If we really are all technology companies now, as one of the popular business sayings goes, then as forward-thinking leaders we need to be taking notice of the annual tech trends lists which appear towards the end of the year. The analyst Gartner’s list is always keenly awaited by the tech community, but recent years has seen it garner broader business appeal.
Analysts gathered in Orlando, Florida, at the Gartner Symposium/ITExpo to identify the top 10 strategic technology trends for 2019. It defines a strategic technology trend as one with “substantial disruptive potential that is beginning to break out of an emerging state into broader impact and use, or which are rapidly growing trends with a high degree of volatility,” reaching tipping points over the next five years.
Some of the trends are already familiar to business leaders as they have found their way into boardroom discussions, but Gartner’s insight serves to remind us quite how much more there is to come in terms of technological development and how it might impact businesses.
For example, it is no surprise that the distributed ledger technology, blockchain, is on the list, with its potential to “reshape industries” states Gartner. Without doubt it is one technology that all business leaders should take heed. But Gartner points out that current blockchain technologies and concepts are immature, poorly understood and “unproven in mission-critical, at-scale business operations”. It advises organisations to begin evaluating blockchain now even if they don’t adopt the technologies yet.
Many organisations are already introducing greater levels of automation but do leaders truly understand how far these technologies could go? Even if you’ve thought about how robots can improve processes have you considered what part drones or autonomous vehicles could play? Under the heading of “autonomous things”, Gartner describes a future where artificial intelligence is used by such objects to deliver advanced behaviours that interact more naturally with their surrounds and people.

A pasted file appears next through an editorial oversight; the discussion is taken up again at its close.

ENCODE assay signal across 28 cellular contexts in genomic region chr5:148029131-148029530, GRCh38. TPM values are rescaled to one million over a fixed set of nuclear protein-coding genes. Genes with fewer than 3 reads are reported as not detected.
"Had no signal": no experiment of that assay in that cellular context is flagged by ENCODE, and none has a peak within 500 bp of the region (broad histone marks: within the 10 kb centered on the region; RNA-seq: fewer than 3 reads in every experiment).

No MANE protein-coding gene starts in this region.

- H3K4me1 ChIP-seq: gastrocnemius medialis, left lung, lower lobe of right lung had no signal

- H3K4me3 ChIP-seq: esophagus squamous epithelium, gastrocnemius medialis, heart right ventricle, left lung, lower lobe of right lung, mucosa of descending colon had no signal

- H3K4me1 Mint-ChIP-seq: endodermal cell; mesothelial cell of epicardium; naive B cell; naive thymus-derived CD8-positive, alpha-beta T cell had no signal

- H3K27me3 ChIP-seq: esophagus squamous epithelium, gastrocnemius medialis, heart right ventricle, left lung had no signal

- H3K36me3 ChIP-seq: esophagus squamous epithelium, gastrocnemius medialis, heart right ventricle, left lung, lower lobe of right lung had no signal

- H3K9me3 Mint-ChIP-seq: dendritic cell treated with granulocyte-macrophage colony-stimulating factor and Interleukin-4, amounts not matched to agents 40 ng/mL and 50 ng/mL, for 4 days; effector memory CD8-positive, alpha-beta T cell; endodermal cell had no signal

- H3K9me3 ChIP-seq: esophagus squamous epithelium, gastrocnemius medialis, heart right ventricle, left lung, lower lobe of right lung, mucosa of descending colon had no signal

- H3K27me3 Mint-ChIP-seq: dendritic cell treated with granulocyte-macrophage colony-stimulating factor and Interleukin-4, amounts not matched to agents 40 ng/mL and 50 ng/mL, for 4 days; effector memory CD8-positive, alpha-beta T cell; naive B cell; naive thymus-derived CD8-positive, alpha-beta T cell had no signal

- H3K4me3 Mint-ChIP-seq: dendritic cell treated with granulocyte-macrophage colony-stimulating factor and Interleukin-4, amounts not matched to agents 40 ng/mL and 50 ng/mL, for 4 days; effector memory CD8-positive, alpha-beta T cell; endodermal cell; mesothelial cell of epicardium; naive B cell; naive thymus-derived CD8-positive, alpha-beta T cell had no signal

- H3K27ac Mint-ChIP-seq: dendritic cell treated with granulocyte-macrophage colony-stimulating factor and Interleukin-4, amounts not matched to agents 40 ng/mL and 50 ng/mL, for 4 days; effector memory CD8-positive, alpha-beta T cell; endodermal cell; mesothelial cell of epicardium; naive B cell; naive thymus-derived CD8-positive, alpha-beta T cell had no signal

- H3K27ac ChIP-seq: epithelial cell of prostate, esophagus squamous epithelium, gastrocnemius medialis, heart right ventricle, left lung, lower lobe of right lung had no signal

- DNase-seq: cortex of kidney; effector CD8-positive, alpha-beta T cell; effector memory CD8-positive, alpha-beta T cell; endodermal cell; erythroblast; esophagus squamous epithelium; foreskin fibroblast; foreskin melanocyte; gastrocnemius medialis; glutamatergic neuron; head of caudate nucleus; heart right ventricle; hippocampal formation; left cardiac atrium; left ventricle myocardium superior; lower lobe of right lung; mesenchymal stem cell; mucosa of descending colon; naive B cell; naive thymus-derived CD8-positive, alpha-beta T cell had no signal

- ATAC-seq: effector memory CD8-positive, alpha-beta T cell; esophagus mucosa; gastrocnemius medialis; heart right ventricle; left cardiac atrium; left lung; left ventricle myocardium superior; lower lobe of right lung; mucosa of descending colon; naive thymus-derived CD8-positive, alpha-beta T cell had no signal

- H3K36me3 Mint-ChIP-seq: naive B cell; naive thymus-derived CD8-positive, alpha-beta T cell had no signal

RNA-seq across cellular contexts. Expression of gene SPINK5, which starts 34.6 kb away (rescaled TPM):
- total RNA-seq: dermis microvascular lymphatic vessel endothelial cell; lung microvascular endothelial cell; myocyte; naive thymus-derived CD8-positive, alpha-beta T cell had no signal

“As autonomous things proliferate, we expect a shift from stand-alone intelligent things to a swarm of collaborative intelligent things, with multiple devices working together, either independently of people or with human input,” says David Cearley, vice president and Gartner fellow. “In the delivery market, the most effective solution may be to use an autonomous vehicle to move packages to the target area. Robots and drones on board the vehicle could then ensure final delivery of the package.”
Also featured on the list is augmented analytics, which uses machine learning to transform how analytics content is developed, shared and consumed. Gartner predicts augmented analytics capabilities that automate the process of data preparation, insight generation and insight visualisation, will eliminate the need for professional data scientists in many situations. According to the analyst, automated insights from augmented analytics will be embedded in enterprise applications for HR, finance, sales, marketing, customer service, and procurement to “optimise the decisions and actions of all employees”.
This will lead to “citizen data science”, reckons Cearley: “An emerging set of capabilities and practices that enables users whose main job is outside the field of statistics and analytics to extract predictive and prescriptive insights from data.”
Gartner predicts that through 2020, the number of citizen data scientists will grow five times faster than the number of expert data scientists. “Organisations can use citizen data scientists to fill the data science and machine learning talent gap caused by the shortage and high cost of data scientists,” adds Cearly.
This is only a snapshot of Gartner’s trends and predictions for next year, but I think most will agree it already provides more than a few hints about how such technologies will continue to bring radical change to how we work and what we do. Leaders must remain firmly in change mode and be prepared to continually adapt as there is only one certainty about the future: more change and disruption is going to come.